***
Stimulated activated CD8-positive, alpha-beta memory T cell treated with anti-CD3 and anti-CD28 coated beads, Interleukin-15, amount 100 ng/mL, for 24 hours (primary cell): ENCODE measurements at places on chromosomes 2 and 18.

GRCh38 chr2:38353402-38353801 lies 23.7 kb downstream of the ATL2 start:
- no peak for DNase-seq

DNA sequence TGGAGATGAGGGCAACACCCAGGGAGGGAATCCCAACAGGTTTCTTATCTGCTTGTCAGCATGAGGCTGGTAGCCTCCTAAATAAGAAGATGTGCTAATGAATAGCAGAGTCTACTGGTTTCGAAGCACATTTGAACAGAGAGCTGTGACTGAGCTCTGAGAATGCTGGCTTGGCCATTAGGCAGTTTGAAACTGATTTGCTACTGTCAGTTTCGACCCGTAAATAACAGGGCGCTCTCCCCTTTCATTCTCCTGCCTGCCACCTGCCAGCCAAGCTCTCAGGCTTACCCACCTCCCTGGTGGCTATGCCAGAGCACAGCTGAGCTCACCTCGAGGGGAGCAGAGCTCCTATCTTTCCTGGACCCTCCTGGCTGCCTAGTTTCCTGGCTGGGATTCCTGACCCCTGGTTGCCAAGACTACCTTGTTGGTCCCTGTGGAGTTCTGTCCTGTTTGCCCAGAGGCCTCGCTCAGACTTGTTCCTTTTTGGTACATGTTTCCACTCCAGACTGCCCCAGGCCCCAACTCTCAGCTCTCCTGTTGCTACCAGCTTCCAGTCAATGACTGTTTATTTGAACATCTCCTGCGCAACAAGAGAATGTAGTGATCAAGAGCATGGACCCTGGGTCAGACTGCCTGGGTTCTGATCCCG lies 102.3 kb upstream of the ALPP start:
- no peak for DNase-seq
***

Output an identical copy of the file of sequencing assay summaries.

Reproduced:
Stimulated activated CD8-positive, alpha-beta memory T cell treated with anti-CD3 and anti-CD28 coated beads, Interleukin-15, amount 100 ng/mL, for 24 hours (primary cell): ENCODE measurements at places on chromosomes 2 and 18.

GRCh38 chr2:38353402-38353801 lies 23.7 kb downstream of the ATL2 start:
- no peak for DNase-seq

DNA sequence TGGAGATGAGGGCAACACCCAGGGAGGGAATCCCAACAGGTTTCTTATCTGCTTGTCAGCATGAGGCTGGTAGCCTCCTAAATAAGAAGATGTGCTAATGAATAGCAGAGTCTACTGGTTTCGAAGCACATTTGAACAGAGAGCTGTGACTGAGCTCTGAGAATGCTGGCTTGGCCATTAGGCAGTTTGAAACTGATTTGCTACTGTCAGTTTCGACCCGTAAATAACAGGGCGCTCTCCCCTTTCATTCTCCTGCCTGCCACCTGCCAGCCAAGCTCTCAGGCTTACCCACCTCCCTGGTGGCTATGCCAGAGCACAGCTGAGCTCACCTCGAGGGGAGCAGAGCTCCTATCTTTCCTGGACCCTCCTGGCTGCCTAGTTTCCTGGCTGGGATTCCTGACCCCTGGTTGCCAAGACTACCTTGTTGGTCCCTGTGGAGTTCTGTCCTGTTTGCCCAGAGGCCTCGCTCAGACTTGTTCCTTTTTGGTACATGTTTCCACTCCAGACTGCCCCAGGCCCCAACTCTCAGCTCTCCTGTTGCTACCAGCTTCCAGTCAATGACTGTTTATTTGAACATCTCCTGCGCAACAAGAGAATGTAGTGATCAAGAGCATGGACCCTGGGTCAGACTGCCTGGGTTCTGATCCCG lies 102.3 kb upstream of the ALPP start:
- no peak for DNase-seq